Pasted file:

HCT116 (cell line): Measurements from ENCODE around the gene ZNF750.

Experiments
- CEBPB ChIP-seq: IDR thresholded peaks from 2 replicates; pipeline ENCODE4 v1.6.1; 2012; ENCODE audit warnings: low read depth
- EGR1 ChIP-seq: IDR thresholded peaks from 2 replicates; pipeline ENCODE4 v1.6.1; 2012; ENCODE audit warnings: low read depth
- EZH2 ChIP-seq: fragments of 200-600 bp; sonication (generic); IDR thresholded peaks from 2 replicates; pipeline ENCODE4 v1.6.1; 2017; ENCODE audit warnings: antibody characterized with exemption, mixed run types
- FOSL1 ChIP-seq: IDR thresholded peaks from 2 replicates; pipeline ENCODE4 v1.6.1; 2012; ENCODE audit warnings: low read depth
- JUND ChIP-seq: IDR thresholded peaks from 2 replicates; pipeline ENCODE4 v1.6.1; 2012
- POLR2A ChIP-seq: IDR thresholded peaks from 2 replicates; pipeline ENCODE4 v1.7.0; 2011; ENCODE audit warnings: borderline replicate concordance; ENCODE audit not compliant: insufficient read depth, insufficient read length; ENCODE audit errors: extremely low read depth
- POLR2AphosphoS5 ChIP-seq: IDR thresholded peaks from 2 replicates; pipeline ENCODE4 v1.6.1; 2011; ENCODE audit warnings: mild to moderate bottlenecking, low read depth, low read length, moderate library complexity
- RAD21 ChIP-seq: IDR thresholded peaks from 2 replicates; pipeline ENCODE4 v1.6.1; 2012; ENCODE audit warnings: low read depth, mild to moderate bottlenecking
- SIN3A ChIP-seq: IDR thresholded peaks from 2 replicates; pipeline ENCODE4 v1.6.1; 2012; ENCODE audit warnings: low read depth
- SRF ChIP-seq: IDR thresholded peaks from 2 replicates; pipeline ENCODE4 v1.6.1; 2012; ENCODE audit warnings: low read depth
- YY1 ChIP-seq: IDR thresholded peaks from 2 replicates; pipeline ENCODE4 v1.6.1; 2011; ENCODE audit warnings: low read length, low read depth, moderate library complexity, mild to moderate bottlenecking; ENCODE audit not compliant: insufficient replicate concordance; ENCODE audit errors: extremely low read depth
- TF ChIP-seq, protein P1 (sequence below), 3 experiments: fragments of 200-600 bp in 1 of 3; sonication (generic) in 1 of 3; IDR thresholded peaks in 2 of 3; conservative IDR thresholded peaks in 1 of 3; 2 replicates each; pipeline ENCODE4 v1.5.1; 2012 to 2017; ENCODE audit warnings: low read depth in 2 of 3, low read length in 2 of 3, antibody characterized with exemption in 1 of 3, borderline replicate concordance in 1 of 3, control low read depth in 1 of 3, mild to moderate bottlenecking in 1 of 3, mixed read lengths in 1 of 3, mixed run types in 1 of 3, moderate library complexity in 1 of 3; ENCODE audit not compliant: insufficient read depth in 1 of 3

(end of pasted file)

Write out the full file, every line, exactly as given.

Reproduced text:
HCT116 (cell line): Measurements from ENCODE around the gene ZNF750.

Experiments
- CEBPB ChIP-seq: IDR thresholded peaks from 2 replicates; pipeline ENCODE4 v1.6.1; 2012; ENCODE audit warnings: low read depth
- EGR1 ChIP-seq: IDR thresholded peaks from 2 replicates; pipeline ENCODE4 v1.6.1; 2012; ENCODE audit warnings: low read depth
- EZH2 ChIP-seq: fragments of 200-600 bp; sonication (generic); IDR thresholded peaks from 2 replicates; pipeline ENCODE4 v1.6.1; 2017; ENCODE audit warnings: antibody characterized with exemption, mixed run types
- FOSL1 ChIP-seq: IDR thresholded peaks from 2 replicates; pipeline ENCODE4 v1.6.1; 2012; ENCODE audit warnings: low read depth
- JUND ChIP-seq: IDR thresholded peaks from 2 replicates; pipeline ENCODE4 v1.6.1; 2012
- POLR2A ChIP-seq: IDR thresholded peaks from 2 replicates; pipeline ENCODE4 v1.7.0; 2011; ENCODE audit warnings: borderline replicate concordance; ENCODE audit not compliant: insufficient read depth, insufficient read length; ENCODE audit errors: extremely low read depth
- POLR2AphosphoS5 ChIP-seq: IDR thresholded peaks from 2 replicates; pipeline ENCODE4 v1.6.1; 2011; ENCODE audit warnings: mild to moderate bottlenecking, low read depth, low read length, moderate library complexity
- RAD21 ChIP-seq: IDR thresholded peaks from 2 replicates; pipeline ENCODE4 v1.6.1; 2012; ENCODE audit warnings: low read depth, mild to moderate bottlenecking
- SIN3A ChIP-seq: IDR thresholded peaks from 2 replicates; pipeline ENCODE4 v1.6.1; 2012; ENCODE audit warnings: low read depth
- SRF ChIP-seq: IDR thresholded peaks from 2 replicates; pipeline ENCODE4 v1.6.1; 2012; ENCODE audit warnings: low read depth
- YY1 ChIP-seq: IDR thresholded peaks from 2 replicates; pipeline ENCODE4 v1.6.1; 2011; ENCODE audit warnings: low read length, low read depth, moderate library complexity, mild to moderate bottlenecking; ENCODE audit not compliant: insufficient replicate concordance; ENCODE audit errors: extremely low read depth
- TF ChIP-seq, protein P1 (sequence below), 3 experiments: fragments of 200-600 bp in 1 of 3; sonication (generic) in 1 of 3; IDR thresholded peaks in 2 of 3; conservative IDR thresholded peaks in 1 of 3; 2 replicates each; pipeline ENCODE4 v1.5.1; 2012 to 2017; ENCODE audit warnings: low read depth in 2 of 3, low read length in 2 of 3, antibody characterized with exemption in 1 of 3, borderline replicate concordance in 1 of 3, control low read depth in 1 of 3, mild to moderate bottlenecking in 1 of 3, mixed read lengths in 1 of 3, mixed run types in 1 of 3, moderate library complexity in 1 of 3; ENCODE audit not compliant: insufficient read depth in 1 of 3